Topography plays a fundamental role in our daily life. Since ancient times, humankind uses and interacts with the landscape often ignoring its complex and evolving character. The present state and behavior of the topography represents the ultimate product of processes interacting on a wide range of spatial and temporal scales. Shallow processes include sedimentation, erosion, and sea level changes, which, in turn, are influenced by the hydrosphere and the atmosphere. Time dependent deep processes and related transient surface signals consist of long-term tectonics, uplift and subsidence coupled to mantle/glacial/river dynamics, isostatic compensation coupled to lithospheric bending and mantle flow, magma emplacement, as well as seismic cycles coupled to lower crustal and mantle flow stress accumulation and release. Thus, the evolution of this delicate and fragile unsteady equilibrium is the natural theme of multi-disciplinary studies, often focused on orogens that are the most impressive areas where all these processes interact simultaneously. Yet, until recently, processes that ultimately shape the Earth’s surface shaping have been separately studied. In particular, the linkage between climate and tectonics, and the interaction between mantle convection and lithosphere-crustal dynamics still remain poorly understood. The complex rheological and scaling laws that control the linkage between erosion and tectonics at different time and length scales, are difficult (1) to constrain geologically, (2) to reproduce in the laboratory, and (3) to model mathematically.
What does sculpt the topography of continents? To answer this unsolved question, still after the establishment of the plate tectonics theory, TOPOMOD will investigate the interaction between surface dynamics, crustal deformation and lithospheric/mantle processes. TOPOMOD will focus on the competing role played by surface mass flux (erosion, transport and deposition) and deep processes (localization of deformation in the crust/lithosphere and mantle flow) using a synergic approach. The research projects will explore: 1) how to distinguish between shallow and deep sources of the topography, in a wide range of tectonic contexts identifying 2) the spatial/temporal development of the topographic signal; 3) the factors controlling the growth/shape of mountain ranges and 4) possible relations with geohazards in continental plate interiors; 5) the effects of climate changes on surface processes and possible influence on tectonic processes. Investigating the interaction between processes, previously believed to be independent requires a multi-disciplinary, multi-scale approach, able to capture signals at different wavelengths and timescales, as well as the development of new technologies.
The investigation of the coupling between surface and deep processes based on the analysis of the interactions between physical processes operating from the single fault to the crustal architecture and even up to continental large-scale dynamics will provide a successful inter-disciplinary, multi-scale training ground for young scientists. It will introduce them to the diversity and interaction of processes controlling the evolution of the Earth’s surface, having the challenge of unravelling this complexity through the synergy of different geoscientific disciplines. At the same time, young scientists will have the unique opportunity to engage in an area of research that can seriously influence human life and ecosystems. The study of the mechanisms controlling the Earth’s topography is critical in governing vital surface processes – landslides, rock fall, floods, earthquakes and volcanic unrest- and related geohazard, as well as long term phenomena such as climate changes, global geochemical cycles and biodiversity evolution. Hence, the understanding of mechanisms controlling the way Earth surface is sculptured and evolves is mandatory and gives a rare occasion to gather social and Geosciences related interests, forwarding solid Earth Sciences in response to the needs of society. Moreover, the scientific know-how, the strong team-building, organization, management, and networking experience gained in TOPOMOD frame will provide improved working opportunities for young researchers as this integrated expertise can be adopted in the widest range of applications, both in the academia or in the industry. The primary objectives of TOPOMOD are:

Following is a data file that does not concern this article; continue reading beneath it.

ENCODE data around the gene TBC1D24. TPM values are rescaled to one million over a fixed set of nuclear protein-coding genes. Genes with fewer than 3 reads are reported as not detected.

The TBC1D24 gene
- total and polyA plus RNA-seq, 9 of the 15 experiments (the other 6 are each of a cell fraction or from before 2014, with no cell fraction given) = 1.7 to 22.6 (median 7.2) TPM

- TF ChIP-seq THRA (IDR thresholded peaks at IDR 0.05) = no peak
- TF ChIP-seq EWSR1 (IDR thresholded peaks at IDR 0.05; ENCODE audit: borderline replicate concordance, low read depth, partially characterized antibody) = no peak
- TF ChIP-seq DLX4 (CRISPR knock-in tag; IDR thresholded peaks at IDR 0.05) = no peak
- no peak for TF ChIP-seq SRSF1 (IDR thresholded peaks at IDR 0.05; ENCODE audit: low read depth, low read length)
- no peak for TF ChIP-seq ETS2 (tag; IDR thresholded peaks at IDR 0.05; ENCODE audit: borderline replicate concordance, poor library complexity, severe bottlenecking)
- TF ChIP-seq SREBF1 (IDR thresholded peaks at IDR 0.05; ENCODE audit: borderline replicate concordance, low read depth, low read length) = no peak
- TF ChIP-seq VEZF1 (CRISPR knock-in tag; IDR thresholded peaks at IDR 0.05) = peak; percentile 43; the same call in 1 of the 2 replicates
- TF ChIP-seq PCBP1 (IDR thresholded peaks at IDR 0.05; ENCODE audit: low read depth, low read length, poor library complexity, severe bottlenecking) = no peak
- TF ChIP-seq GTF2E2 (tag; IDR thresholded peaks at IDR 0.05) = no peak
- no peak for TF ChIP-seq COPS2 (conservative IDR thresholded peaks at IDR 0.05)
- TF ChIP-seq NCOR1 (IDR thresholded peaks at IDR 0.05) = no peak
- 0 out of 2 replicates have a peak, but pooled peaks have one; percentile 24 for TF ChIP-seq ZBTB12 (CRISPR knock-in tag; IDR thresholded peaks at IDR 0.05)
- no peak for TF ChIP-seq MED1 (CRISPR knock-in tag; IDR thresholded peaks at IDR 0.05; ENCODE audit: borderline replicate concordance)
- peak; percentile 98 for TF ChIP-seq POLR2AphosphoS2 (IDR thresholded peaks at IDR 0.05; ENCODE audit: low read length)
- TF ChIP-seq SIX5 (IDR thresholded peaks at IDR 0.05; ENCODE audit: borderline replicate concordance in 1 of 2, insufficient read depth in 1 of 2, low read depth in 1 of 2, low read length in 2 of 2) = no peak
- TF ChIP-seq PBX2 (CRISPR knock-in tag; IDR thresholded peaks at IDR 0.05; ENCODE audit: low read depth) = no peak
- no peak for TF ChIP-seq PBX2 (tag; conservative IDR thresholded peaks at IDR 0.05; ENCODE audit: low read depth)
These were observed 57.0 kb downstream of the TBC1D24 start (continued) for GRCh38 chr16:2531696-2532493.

1. to advance the understanding of processes controlling topography development and related geohazard by fully taking into account the interactions between physical processes operating at different length- and time – scales;
2. to train 13 early-stage researchers (ESRs) and 2 experienced researchers (ERs) in state-of-the-art concepts and leading-edge research techniques that are essential to study the behavior of complex natural systems, while providing them with strong career management skills and solid professional connections;
3. to increase the impact and international visibility of European research by structuring the research training capacities in modelling via the establishment of a long-term collaboration and synergy among 8 research teams internationally recognized for their excellence in complementary fields of Earth Sciences, namely: structural geology, geomorphology, seismology, geochemistry, InSAR, laboratory and numerical modelling of geological processes, to which are associated 1 research institutions, 3 high-technology enterprises, and a large multinational companies in the oil and gas industry.